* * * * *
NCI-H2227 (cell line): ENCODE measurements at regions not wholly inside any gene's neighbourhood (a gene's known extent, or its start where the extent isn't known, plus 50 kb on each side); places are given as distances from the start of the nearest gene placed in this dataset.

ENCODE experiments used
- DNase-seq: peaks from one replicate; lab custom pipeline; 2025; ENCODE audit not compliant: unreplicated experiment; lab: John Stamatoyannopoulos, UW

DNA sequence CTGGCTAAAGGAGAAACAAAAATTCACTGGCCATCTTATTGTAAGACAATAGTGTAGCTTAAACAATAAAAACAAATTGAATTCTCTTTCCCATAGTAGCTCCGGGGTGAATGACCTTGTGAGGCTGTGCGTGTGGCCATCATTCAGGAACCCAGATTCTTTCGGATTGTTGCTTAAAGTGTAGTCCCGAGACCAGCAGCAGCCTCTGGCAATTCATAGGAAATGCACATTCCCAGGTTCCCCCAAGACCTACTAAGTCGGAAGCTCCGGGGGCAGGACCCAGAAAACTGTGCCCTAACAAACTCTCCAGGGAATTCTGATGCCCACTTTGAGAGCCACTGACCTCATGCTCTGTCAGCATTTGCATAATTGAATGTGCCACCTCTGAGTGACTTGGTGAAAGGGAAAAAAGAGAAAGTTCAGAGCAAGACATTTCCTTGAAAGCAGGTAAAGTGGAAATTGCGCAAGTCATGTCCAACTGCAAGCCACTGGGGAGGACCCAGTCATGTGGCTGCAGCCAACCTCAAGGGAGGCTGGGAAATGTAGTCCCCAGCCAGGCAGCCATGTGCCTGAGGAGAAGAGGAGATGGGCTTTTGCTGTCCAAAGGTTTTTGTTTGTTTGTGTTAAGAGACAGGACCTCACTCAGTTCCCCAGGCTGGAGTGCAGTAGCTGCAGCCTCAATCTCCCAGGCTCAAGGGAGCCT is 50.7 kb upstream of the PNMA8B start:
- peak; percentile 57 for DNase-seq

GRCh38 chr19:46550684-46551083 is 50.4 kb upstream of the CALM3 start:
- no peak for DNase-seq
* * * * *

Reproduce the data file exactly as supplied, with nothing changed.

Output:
NCI-H2227 (cell line): ENCODE measurements at regions not wholly inside any gene's neighbourhood (a gene's known extent, or its start where the extent isn't known, plus 50 kb on each side); places are given as distances from the start of the nearest gene placed in this dataset.

ENCODE experiments used
- DNase-seq: peaks from one replicate; lab custom pipeline; 2025; ENCODE audit not compliant: unreplicated experiment; lab: John Stamatoyannopoulos, UW

DNA sequence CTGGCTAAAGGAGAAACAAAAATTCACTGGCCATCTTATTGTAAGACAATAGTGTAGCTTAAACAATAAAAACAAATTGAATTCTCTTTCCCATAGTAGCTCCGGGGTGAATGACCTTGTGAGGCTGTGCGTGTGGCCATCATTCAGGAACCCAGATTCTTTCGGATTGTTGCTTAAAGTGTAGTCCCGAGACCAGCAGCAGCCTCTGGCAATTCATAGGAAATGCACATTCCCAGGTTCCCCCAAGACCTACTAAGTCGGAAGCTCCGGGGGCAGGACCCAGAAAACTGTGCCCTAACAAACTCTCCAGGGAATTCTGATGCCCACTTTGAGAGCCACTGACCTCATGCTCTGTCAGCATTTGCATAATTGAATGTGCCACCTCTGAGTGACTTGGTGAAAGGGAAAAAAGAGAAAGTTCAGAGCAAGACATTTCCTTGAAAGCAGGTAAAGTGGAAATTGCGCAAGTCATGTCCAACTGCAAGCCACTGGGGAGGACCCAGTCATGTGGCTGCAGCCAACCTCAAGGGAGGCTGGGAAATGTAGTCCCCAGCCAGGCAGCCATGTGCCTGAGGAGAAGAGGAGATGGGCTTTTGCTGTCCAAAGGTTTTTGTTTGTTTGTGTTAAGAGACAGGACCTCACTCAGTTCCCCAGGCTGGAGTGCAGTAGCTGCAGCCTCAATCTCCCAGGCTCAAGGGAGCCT is 50.7 kb upstream of the PNMA8B start:
- peak; percentile 57 for DNase-seq

GRCh38 chr19:46550684-46551083 is 50.4 kb upstream of the CALM3 start:
- no peak for DNase-seq